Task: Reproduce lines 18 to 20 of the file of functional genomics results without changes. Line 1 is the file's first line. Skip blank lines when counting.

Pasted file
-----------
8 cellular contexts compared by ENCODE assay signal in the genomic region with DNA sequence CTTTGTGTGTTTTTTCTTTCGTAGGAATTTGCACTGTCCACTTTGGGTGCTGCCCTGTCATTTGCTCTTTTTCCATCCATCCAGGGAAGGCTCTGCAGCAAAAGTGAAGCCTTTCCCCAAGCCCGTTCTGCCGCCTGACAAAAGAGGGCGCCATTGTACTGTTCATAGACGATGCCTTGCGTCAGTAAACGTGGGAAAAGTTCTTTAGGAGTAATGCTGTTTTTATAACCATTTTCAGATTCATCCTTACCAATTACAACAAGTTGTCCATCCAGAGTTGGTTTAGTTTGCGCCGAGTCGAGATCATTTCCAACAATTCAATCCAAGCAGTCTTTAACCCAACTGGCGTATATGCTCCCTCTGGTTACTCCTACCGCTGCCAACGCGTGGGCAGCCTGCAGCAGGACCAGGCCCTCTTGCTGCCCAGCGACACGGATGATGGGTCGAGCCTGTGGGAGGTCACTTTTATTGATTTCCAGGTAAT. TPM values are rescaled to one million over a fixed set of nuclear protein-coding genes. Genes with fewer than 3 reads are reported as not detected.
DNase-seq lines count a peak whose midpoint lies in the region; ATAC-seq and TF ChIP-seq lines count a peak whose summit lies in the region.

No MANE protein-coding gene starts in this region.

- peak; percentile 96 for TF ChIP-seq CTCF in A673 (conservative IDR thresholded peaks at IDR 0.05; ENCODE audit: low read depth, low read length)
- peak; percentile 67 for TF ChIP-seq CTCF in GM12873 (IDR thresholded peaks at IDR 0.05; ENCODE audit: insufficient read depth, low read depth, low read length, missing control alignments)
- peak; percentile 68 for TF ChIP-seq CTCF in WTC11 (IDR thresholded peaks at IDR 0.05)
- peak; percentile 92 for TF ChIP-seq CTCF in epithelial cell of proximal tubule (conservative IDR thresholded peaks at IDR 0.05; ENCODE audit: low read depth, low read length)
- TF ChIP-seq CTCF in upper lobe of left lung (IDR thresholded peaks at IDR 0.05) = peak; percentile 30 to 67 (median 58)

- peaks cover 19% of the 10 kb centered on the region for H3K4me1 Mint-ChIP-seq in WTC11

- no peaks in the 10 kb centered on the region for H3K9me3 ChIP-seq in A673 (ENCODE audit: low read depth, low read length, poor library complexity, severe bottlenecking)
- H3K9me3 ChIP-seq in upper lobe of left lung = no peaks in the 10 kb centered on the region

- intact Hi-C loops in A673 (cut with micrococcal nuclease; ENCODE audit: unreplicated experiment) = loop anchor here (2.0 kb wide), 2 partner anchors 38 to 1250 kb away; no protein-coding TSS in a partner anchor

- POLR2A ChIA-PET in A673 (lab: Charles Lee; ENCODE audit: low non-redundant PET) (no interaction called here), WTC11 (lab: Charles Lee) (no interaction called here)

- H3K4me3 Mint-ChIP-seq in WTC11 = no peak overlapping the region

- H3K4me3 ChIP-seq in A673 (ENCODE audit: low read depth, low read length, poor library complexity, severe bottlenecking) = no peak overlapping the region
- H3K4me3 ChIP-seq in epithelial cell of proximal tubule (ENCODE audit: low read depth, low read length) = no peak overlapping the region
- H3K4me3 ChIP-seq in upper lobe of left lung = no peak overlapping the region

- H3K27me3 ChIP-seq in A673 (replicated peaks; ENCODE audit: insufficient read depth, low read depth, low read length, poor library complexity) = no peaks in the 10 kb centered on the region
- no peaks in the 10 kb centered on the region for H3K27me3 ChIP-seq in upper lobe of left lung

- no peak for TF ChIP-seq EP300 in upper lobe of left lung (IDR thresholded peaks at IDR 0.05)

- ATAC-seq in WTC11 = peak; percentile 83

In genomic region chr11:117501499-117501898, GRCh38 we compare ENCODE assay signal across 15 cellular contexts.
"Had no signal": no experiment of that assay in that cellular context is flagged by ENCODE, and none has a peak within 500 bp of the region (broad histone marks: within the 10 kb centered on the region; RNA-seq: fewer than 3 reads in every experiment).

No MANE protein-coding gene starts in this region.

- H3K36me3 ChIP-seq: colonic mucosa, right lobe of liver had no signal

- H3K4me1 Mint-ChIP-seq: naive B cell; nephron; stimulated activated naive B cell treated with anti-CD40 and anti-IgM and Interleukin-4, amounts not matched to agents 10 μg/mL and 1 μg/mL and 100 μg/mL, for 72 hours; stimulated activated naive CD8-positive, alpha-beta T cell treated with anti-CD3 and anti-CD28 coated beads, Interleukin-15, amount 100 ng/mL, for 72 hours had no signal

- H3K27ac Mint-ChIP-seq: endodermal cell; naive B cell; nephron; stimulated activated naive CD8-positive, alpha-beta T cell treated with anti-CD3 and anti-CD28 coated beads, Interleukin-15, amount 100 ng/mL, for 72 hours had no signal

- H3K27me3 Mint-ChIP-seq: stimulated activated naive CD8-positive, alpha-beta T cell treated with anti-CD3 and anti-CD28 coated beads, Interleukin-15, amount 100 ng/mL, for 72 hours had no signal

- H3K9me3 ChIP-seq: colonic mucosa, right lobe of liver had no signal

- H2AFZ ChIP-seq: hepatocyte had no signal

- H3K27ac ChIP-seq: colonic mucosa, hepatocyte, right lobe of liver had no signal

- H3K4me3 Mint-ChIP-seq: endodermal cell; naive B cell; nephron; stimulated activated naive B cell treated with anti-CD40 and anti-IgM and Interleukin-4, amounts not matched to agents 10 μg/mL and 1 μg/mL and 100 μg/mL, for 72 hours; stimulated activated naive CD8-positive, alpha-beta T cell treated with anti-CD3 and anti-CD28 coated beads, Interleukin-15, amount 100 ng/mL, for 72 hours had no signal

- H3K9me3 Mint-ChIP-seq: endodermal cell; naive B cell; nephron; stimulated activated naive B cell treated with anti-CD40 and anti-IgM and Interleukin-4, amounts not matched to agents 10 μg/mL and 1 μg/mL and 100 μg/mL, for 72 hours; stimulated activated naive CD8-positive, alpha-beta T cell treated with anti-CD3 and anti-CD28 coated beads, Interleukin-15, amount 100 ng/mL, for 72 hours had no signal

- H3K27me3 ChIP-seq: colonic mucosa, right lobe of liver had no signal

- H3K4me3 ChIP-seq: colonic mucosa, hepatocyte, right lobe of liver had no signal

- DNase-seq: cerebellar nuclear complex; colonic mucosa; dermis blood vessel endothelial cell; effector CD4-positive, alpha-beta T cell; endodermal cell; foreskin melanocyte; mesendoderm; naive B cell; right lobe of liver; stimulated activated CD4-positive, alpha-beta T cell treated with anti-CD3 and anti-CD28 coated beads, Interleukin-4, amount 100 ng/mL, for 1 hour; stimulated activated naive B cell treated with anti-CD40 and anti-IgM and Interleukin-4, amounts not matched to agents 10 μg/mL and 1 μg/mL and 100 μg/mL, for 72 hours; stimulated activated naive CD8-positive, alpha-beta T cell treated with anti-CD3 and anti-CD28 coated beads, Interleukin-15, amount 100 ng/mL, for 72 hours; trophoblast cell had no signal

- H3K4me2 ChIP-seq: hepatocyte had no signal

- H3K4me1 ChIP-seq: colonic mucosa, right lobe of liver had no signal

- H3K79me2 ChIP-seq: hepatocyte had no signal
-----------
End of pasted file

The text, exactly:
- H3K27me3 ChIP-seq in A673 (replicated peaks; ENCODE audit: insufficient read depth, low read depth, low read length, poor library complexity) = no peaks in the 10 kb centered on the region
- no peaks in the 10 kb centered on the region for H3K27me3 ChIP-seq in upper lobe of left lung

- no peak for TF ChIP-seq EP300 in upper lobe of left lung (IDR thresholded peaks at IDR 0.05)